Letters and Papers on Agriculture, Planting, &c., Selected from the Correspondence of the Bath and West of England Society for the Encouragement of Agriculture, Arts, Manufactures, and Commerce, Volume 2

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R. Cruttwell, 1802 - Agriculture
 

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Page 53 - ... flavour. When ground to meal, they make bread very little inferior to that in common use from wheat. . The bran, separated in preparing the meal, is given to horses that have the worms ; but they must be kept from water for some hours afterwards.
Page 46 - Were tea-leaves to be infufed in cold water a formight, perhaps the tea produced by that infufion would not be fo good to the tafte, nor fo ftrongly tinged to the eye, as what is effected by fcalding water in five minutes. By the fame analogy, I think flax, or any fmall twig, would be made to part with its bark much eafier and quicker by being dipped in boiling water, than by being fteeped in cold water. This reflection opens a door for a great variety of new experiments in regard to flax. I would...
Page 53 - There is no further occasion to have recourse to the leaves, for half a spoonful •* this prepared milk, mixed with fresh warm milk, will convert it to its own nature ; and this again will change another quantity of fresh milk, and so on without end.
Page 46 - ... of the means. In this view, as the Chinefe thread is faid to be very ftrong, it would be worth while to be acquainted with the practice of that diftant nation, in regard to the rearing and manufacturing of flax, as well as with the methods ufed by the Flemings and the Dutch. Boiling water perhaps might at once clear the new flax from many impurities, which, when not removed till it be ffun into yarn, are then removed with difficulty, and with lofs of fubftance to the yarn.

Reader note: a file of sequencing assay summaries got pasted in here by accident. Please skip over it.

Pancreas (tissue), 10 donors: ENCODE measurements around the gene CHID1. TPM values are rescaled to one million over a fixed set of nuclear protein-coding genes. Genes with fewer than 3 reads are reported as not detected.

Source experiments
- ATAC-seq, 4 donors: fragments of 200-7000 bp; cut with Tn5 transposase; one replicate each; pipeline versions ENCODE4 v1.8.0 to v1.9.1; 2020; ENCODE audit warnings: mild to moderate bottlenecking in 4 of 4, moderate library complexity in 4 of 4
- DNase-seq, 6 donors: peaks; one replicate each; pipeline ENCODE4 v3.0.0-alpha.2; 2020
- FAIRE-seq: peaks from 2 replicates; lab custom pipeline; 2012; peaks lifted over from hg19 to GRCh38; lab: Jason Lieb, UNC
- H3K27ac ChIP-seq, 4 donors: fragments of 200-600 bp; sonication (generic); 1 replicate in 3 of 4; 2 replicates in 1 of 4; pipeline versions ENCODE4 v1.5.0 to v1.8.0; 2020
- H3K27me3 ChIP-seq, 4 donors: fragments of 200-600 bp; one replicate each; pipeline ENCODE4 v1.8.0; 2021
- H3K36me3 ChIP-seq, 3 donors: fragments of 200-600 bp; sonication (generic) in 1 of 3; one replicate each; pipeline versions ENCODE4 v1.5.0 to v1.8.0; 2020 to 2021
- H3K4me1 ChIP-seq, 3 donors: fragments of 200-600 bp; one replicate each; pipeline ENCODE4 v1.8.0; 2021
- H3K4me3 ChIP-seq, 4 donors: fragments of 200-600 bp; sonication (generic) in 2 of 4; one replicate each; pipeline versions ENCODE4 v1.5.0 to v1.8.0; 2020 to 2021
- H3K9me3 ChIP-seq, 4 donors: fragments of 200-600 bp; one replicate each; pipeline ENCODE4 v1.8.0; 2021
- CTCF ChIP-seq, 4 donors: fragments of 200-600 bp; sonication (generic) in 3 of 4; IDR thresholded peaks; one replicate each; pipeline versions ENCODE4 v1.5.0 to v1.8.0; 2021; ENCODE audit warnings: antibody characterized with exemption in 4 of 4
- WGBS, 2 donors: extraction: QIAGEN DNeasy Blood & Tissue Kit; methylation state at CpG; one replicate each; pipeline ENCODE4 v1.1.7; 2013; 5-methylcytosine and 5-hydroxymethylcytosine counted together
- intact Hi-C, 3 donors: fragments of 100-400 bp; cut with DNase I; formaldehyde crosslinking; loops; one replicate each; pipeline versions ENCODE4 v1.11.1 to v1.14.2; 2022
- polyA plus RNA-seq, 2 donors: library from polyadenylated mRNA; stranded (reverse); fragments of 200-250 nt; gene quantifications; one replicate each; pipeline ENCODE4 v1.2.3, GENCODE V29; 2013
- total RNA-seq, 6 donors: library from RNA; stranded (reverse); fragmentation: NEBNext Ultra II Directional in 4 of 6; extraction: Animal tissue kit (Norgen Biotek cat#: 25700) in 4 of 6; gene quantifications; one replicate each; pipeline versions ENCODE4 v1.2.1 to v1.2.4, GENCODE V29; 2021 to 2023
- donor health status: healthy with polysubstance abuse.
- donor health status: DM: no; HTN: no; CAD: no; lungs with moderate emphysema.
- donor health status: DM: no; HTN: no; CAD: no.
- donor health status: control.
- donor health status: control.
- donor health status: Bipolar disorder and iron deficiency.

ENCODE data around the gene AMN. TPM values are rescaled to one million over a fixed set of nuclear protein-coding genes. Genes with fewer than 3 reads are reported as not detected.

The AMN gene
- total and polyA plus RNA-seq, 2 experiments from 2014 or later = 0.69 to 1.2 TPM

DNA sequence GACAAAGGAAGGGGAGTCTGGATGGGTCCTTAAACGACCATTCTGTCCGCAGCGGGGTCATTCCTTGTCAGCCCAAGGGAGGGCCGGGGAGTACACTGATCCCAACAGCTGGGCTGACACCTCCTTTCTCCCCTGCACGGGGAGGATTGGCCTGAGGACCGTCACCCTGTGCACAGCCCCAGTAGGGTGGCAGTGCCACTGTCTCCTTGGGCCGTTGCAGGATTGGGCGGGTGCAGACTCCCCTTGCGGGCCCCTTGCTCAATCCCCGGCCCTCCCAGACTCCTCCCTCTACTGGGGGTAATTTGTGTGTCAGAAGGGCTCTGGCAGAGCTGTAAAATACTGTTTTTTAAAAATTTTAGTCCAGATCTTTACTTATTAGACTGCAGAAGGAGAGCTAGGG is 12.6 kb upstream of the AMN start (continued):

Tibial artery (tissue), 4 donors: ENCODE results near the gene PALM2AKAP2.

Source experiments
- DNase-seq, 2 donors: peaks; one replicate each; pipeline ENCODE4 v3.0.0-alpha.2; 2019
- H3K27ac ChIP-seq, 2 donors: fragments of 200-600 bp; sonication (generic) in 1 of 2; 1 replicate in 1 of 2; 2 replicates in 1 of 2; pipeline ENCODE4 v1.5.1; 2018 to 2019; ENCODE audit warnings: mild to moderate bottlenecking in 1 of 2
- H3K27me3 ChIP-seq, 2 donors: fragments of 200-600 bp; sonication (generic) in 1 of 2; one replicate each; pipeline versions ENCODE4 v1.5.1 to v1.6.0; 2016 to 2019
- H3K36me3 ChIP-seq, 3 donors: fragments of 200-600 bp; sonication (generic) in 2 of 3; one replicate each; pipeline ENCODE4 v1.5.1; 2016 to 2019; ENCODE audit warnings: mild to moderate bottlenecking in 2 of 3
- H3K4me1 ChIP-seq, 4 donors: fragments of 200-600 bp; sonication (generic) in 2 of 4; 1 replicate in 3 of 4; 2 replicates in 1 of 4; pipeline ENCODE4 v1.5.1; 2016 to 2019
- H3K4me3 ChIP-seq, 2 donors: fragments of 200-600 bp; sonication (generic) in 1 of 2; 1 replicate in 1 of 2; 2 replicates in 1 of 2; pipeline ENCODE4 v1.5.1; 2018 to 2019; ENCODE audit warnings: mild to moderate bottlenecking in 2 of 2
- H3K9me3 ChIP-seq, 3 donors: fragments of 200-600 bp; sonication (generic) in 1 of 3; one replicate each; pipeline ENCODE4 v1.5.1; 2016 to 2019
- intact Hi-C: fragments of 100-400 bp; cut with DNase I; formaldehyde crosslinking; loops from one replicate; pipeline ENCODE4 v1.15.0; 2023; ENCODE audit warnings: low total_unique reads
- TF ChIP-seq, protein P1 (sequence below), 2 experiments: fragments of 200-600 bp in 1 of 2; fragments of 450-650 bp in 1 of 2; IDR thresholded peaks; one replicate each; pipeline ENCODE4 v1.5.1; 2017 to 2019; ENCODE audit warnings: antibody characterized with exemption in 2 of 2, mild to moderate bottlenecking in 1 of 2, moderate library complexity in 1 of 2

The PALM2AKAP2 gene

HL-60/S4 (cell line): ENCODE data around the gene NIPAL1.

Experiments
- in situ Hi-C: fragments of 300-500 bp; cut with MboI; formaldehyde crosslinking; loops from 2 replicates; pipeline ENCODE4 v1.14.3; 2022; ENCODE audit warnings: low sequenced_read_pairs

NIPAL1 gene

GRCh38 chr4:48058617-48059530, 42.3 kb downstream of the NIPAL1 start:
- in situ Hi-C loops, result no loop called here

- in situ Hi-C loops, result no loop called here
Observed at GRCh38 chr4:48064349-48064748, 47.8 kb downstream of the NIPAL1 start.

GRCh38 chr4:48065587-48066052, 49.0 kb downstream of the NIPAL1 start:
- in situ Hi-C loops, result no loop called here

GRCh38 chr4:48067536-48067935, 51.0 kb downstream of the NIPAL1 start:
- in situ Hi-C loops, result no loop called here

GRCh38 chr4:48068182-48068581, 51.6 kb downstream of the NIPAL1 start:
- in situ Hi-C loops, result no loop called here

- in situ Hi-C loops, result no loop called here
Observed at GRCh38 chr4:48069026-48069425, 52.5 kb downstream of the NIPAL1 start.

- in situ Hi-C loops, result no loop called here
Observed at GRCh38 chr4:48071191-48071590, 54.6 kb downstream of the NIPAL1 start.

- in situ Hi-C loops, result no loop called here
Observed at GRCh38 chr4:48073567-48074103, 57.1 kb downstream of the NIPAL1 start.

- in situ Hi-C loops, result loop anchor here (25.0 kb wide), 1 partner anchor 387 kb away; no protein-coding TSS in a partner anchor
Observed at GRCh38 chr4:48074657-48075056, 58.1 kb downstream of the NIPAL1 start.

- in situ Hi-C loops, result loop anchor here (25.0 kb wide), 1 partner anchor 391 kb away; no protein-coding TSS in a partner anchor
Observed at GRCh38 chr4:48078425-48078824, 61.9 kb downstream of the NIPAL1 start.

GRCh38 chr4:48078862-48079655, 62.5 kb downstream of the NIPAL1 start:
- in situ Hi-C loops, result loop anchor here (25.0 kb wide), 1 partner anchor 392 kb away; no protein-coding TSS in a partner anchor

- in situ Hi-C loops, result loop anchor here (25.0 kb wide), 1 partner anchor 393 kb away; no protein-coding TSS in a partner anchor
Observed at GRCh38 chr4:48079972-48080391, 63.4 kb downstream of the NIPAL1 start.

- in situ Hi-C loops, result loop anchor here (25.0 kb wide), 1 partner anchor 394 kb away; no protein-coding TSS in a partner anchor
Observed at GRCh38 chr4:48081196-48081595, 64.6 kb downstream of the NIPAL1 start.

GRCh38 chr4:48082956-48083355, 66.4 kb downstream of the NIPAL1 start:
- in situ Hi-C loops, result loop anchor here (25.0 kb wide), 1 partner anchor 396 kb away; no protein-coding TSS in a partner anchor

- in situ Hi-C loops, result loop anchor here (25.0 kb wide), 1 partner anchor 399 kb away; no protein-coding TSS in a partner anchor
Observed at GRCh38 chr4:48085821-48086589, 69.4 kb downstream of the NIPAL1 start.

Page 45 - ... have been in the hot climate of Egypt, a country early noted for its great cultivation of flax ? I have often thought that the procefs of watering might be greatly improved and fhortened by plunging the new flax, after it is rippled, into fcalding water, which, in...
Page 45 - In ponds, the inky ting* of the water often ferves as a kind of dye to the flax, which imbibes it fo ftrongly, that double the labour in bleaching will hardly bring the linen made of fuch flax to an equality in whitenefs with linen made of flax untinged. This feems to be equally unwife, as though we were to dye cotton black firft, in order to whiten it afterwards. Thefe ponds...
Page 250 - ... into one another, they muft be adapted ; obferving only that the neck be ftraight for a length fufficient to admit the lower end of the cylinder fig. 4, as high as the letter F. or higher. Fig. 6. To the middle pipe which runs along the bottom fhould be fixed a perpendicular one, fully perforated, to convey the air more readily into the centre of the heap, and this may have a conical top, as reprefented in the plate, perforated with a fmaller punch to prevent the air from efcaping too haftily....
Page 131 - ... generally known ; but it is not so generally known that farmers in Europe use its tendrils for fences. In the Bath (Agricultural) Papers, elms are recommended for hedges ; and the following method of raising them for this purpose are said to be the best. When. elm timber is felled in the spring, sow the chips made in trimming or hewing them green, on a piece of ground newly ploughed, as you would corn, and harrow them in. Every chip which has an eye or bud-knot, or some bark on it, will immediately...
Page 96 - Neither the fevereft frofts in our climate^ nor even keeping them in water, will kill them. I have kept fome in water near a week ; they appeared motionlefs ; but on expofing them to the fun and air a few hours, they recovered, and were as lively as ever. Hence, it is evident, they can live without air.

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